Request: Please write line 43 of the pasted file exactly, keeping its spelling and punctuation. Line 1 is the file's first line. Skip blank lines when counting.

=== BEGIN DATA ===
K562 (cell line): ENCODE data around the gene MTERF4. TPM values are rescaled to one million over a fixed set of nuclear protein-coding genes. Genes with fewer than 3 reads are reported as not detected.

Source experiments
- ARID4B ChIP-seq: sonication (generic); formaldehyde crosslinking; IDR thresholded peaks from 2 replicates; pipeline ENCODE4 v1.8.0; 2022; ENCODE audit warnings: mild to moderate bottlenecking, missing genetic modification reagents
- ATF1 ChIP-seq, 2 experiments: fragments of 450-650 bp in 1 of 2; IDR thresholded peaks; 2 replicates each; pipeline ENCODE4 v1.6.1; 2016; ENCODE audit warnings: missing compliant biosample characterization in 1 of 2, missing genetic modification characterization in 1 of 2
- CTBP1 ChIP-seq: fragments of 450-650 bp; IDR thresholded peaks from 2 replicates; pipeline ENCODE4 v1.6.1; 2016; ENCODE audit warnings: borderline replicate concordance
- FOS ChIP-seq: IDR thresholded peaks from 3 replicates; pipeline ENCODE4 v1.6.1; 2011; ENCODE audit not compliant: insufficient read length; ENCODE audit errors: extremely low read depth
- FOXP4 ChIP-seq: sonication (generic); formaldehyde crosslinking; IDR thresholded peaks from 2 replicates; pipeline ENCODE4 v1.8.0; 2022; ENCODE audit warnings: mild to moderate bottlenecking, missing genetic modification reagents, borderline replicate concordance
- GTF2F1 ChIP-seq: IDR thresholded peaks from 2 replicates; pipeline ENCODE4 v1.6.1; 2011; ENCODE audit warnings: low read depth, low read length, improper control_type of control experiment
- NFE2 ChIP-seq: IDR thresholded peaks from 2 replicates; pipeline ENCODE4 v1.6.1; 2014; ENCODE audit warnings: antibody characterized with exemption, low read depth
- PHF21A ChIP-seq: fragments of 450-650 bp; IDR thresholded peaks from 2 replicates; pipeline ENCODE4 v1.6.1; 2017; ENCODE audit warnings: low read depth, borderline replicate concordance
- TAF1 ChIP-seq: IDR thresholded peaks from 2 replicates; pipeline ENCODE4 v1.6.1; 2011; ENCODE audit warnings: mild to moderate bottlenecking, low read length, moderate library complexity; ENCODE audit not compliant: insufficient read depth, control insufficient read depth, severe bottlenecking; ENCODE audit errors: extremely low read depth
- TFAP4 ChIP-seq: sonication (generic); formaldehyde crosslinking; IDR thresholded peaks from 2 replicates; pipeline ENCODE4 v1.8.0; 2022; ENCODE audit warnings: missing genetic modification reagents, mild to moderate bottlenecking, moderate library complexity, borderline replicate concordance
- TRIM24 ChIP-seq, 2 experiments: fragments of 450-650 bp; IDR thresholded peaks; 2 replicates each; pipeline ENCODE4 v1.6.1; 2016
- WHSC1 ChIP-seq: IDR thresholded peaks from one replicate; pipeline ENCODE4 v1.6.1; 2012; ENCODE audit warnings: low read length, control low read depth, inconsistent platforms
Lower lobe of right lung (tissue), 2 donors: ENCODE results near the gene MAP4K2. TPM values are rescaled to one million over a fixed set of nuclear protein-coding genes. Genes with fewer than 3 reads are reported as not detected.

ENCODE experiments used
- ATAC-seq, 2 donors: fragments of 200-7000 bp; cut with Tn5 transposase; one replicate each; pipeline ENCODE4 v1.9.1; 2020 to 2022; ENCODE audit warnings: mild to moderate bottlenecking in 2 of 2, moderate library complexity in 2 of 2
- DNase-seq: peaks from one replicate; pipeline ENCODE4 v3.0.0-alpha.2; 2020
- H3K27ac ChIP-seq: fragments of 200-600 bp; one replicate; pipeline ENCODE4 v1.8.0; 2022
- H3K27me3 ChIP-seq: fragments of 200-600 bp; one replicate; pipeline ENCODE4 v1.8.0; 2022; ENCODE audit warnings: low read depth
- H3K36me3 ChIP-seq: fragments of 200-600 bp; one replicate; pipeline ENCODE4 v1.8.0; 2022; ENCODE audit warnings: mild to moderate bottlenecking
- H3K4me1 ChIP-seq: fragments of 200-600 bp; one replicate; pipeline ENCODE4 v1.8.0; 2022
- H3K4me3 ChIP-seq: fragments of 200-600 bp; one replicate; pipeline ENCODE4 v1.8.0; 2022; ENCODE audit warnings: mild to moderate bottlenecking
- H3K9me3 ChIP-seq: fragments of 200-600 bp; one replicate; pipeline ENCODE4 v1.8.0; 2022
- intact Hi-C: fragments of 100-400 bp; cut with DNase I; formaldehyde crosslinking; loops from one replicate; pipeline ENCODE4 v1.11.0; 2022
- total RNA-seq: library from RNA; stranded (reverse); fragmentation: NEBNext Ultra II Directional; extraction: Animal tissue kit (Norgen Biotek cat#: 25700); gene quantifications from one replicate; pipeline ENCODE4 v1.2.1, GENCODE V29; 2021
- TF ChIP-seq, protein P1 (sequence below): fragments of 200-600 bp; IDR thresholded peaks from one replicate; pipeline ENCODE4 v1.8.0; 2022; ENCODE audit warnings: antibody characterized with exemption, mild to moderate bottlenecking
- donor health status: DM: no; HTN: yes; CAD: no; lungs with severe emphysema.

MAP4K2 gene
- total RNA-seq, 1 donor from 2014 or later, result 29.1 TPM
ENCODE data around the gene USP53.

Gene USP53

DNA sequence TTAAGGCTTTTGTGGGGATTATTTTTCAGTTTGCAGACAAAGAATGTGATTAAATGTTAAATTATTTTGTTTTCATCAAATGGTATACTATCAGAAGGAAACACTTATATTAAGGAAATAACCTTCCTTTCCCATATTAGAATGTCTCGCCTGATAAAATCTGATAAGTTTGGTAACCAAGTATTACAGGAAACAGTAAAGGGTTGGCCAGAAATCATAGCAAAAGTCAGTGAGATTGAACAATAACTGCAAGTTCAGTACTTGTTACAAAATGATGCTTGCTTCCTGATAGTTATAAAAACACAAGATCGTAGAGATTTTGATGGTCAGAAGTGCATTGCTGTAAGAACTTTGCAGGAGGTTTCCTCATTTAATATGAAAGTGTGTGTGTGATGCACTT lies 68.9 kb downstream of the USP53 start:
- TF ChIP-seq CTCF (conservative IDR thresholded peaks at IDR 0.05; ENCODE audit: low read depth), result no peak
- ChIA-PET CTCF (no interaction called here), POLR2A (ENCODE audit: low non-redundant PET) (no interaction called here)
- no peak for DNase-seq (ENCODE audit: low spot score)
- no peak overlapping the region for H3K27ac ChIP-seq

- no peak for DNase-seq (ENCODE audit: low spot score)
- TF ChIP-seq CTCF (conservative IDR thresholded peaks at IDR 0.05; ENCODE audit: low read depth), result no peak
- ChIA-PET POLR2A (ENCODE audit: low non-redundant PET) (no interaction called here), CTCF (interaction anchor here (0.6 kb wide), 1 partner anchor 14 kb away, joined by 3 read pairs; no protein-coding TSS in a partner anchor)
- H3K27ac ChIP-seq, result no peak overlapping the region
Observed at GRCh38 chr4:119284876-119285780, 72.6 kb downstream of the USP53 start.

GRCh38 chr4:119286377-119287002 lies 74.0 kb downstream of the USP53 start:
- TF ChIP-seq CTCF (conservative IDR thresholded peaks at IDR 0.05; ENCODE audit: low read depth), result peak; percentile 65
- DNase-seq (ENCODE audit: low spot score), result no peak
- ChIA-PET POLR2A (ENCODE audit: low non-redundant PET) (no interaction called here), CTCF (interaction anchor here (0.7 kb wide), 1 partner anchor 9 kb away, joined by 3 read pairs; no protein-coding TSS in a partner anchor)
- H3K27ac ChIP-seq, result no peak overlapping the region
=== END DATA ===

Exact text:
GRCh38 chr4:119286377-119287002 lies 74.0 kb downstream of the USP53 start: